Writer: Caleb Akpan

Small ball is the norm for today’s basketball teams. Carmelo Anthony is about to play a full season at the 4, Kevin Love is gonna play center most of the time, and three-guard lineups aren’t at all out of the ordinary. Many would say this new normal is killing the league’s history of dominant post players, as everybody shoots 40 threes a game and maybe keeps one traditional big on the court at most, but that couldn’t be further from the truth. A renaissance is taking place for NBA bigs, and while their playstyles are definitely drifting from the eras of Kareem-Abdul Jabbar and Shaquille O’Neal, it’s creating some of the most interesting players the league has ever seen.

Jesse D. Garrabrant NBAE via Getty; Jennifer Pottheiser/NBAE via Getty

Guys like Nikola Jokic and Kristaps Porzingis just shouldn’t exist, at least as basketball players. At 7’3, Porzingis can cross up centers like he’s doing the best Allen Iverson impression of all-time, which is fitting, as KP wore AI-style braids as a kid in his native Latvia to honor the now Hall of Famer. A terrible haircut choice? Maybe, but he’s easily living up to it with the moves he can make, putting the ball between his legs and pushing the pace as a ball handler with ease. What’s even crazier is that AI isn’t the only NBA legend Porzingis can emulate on the court, as his steadily progressing post game seems to be modeled after a certain thirty-thousand point scorer in Dirk Nowitzki. Yup, Kristaps Porzingis is a combo of an All-Star shooting guard and a seven-foot sharpshooting, post playing monster. After averaging 18, 7, and 2 blocks in his second season, he’s got a team all to himself to show off some more, and the craziest thing is he’s probably not the most skilled player in this article.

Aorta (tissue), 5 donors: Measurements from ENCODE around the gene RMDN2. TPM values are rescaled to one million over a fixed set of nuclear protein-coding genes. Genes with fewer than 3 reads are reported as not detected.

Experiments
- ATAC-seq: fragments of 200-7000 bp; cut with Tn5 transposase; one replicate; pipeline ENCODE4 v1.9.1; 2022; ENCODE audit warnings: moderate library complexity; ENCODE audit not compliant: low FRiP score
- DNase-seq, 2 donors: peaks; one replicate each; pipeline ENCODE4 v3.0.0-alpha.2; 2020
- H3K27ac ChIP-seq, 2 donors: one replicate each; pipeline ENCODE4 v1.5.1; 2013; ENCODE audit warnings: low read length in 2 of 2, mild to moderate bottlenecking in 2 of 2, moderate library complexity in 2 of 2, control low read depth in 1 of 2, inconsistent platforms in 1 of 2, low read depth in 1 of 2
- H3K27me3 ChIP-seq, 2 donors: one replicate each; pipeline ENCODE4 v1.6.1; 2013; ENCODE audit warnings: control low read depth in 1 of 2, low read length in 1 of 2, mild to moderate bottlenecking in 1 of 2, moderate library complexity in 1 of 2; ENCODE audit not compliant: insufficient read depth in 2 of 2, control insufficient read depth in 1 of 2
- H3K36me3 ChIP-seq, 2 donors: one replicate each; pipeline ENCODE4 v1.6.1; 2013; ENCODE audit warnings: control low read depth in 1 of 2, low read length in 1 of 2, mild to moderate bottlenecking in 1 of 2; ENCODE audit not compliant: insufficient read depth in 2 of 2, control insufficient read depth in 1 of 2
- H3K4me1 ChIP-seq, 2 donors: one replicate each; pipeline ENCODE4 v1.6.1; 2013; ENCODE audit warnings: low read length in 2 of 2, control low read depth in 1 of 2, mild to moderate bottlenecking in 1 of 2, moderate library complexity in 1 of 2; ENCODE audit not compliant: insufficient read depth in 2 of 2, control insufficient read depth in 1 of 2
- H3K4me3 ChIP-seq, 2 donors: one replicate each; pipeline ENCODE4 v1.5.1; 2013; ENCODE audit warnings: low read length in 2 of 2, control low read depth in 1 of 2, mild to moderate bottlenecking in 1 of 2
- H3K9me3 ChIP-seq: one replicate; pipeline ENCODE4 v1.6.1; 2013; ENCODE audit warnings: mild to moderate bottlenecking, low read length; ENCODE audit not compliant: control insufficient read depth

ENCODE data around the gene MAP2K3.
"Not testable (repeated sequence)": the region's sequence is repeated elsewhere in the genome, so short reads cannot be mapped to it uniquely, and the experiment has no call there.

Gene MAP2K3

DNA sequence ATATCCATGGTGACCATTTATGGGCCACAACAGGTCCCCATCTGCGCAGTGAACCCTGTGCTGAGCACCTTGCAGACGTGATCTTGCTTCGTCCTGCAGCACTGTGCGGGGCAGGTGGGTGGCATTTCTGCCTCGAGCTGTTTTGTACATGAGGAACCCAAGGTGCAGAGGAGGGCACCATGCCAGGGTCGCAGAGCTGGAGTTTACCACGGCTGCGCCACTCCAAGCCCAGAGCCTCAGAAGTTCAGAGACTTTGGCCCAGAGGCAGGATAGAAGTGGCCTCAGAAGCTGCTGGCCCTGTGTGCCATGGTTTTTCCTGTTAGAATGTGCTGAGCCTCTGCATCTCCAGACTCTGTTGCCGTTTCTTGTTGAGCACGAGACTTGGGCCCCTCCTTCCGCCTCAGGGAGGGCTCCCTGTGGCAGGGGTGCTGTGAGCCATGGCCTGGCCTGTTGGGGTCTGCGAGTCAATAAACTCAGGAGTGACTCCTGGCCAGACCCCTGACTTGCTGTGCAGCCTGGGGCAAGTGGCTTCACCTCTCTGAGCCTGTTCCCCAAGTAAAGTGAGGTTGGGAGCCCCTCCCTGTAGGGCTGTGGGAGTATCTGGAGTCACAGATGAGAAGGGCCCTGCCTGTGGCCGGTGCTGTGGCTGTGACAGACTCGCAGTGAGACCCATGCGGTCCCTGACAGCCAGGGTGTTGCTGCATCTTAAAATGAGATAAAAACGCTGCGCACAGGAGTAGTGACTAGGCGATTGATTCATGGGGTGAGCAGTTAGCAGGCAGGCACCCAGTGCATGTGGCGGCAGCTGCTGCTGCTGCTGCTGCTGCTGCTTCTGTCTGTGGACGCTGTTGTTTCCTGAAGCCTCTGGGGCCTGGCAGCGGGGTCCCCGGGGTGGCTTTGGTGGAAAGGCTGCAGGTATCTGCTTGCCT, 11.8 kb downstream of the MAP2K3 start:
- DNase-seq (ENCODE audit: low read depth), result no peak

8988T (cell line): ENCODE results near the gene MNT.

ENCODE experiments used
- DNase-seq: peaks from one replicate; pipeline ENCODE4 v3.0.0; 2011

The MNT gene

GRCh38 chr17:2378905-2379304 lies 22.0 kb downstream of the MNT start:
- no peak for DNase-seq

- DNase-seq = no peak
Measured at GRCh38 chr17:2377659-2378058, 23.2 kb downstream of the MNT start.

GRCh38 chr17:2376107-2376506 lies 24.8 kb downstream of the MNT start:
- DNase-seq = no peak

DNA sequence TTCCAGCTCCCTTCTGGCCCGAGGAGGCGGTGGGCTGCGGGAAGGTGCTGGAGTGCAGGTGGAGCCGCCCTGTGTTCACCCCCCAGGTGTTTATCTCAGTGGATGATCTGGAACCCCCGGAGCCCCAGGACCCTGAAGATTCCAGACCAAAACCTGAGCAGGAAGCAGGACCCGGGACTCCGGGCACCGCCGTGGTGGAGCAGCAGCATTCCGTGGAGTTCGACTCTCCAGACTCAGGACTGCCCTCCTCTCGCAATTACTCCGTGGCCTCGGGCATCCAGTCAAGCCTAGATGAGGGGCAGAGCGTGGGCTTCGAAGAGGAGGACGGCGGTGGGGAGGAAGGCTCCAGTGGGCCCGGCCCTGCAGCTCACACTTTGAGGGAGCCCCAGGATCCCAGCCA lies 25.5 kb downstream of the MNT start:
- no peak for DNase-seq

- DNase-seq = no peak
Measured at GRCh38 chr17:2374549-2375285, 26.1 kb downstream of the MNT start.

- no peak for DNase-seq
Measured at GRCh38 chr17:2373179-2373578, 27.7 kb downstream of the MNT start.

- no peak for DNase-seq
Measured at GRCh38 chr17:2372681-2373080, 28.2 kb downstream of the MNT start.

That honor might have to go to Denver’s Nikola Jokic, simply for the fact that he plays point center (4.9 APG in 16-17), a term that wasn’t really even a thing before the Serbian stepped onto the scene. Growing up as a point guard, Jokic has still got the magical touch he possessed in his youth, at least we assume it was always there, as you just can’t teach some of the passes Jokic makes on a nightly basis. What’s even more weird is, outside of his Steve Nash-esque passing and solid handles, Jokic is probably the closest thing to a traditional big listed. His body’s burly, his post game is patient and powerful, and he’s not exactly the fastest player in the NBA, but Jokic just makes it work. He can dish off a no-look or put up a slow hook, Jokic is a gap between the old and the new big man, showing what makes both playstyles so great.

One may say that Porzingis and Jokic do what they do thanks to the years they spent in European systems prior to joining the league, but American-born, college-playing players have proven to be just as unique. Anthony Davis came out of the Kentucky One and Dones as a defensive presence, but quickly mastered the mid-range and started taking his defenders off the dribble, finishing at the rim like the point guard he once was when he started getting recruited in high school. Karl-Anthony Towns was in the same boat when he left the Calipari crew in 2015, but he went even further and got a consistent game from behind the line (37% in 16-17) while still being able to dominate the low post and play the mid-range game to the tune of 25 and 12 last season. In limited playing time, Joel Embiid joined in on the trends, blocking LeBron James like he was former 76er and fellow African-born player Dikembe Mutombo, and hitting threes and clutch jumpers like fellow Kansas Jayhawk Paul Pierce. If Embiid can play more than the 31 games he played in last year, he could easily take over this new space of multi-talented big men the NBA is introducing to basketball.

Being a power forward or center in the NBA isn’t the same as it used to be, but that isn’t a bad thing. Big men are more skilled than ever before and are quickly filling up the lists of the best players in the NBA, and if they have the same influence as the dominant players in generations prior to them, the players that enter the NBA in the future should be taking some inspiration. The NBA can go as small as it wants to, but you can’t ignore these highly skilled fours and fives. As long as players like them continue to enter the league, the big man will never die.

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